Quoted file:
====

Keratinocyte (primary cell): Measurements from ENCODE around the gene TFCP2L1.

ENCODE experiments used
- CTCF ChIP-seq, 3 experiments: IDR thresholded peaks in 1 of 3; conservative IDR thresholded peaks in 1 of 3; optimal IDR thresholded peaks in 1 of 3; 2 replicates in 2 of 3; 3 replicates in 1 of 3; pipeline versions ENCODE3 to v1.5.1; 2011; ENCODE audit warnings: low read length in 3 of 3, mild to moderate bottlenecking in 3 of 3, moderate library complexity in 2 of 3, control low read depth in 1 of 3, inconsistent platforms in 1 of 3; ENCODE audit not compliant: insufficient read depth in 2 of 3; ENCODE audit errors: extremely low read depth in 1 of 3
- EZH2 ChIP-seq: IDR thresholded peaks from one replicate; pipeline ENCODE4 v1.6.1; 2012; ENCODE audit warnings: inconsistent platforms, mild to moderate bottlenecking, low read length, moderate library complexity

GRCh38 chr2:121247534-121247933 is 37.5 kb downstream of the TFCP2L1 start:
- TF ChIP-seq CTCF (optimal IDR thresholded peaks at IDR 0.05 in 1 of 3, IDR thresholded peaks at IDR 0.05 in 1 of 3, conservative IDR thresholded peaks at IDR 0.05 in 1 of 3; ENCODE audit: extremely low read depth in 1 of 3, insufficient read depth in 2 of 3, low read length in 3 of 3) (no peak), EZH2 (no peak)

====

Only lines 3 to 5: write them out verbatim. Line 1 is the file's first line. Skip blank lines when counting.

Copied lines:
- CTCF ChIP-seq, 3 experiments: IDR thresholded peaks in 1 of 3; conservative IDR thresholded peaks in 1 of 3; optimal IDR thresholded peaks in 1 of 3; 2 replicates in 2 of 3; 3 replicates in 1 of 3; pipeline versions ENCODE3 to v1.5.1; 2011; ENCODE audit warnings: low read length in 3 of 3, mild to moderate bottlenecking in 3 of 3, moderate library complexity in 2 of 3, control low read depth in 1 of 3, inconsistent platforms in 1 of 3; ENCODE audit not compliant: insufficient read depth in 2 of 3; ENCODE audit errors: extremely low read depth in 1 of 3
- EZH2 ChIP-seq: IDR thresholded peaks from one replicate; pipeline ENCODE4 v1.6.1; 2012; ENCODE audit warnings: inconsistent platforms, mild to moderate bottlenecking, low read length, moderate library complexity

GRCh38 chr2:121247534-121247933 is 37.5 kb downstream of the TFCP2L1 start: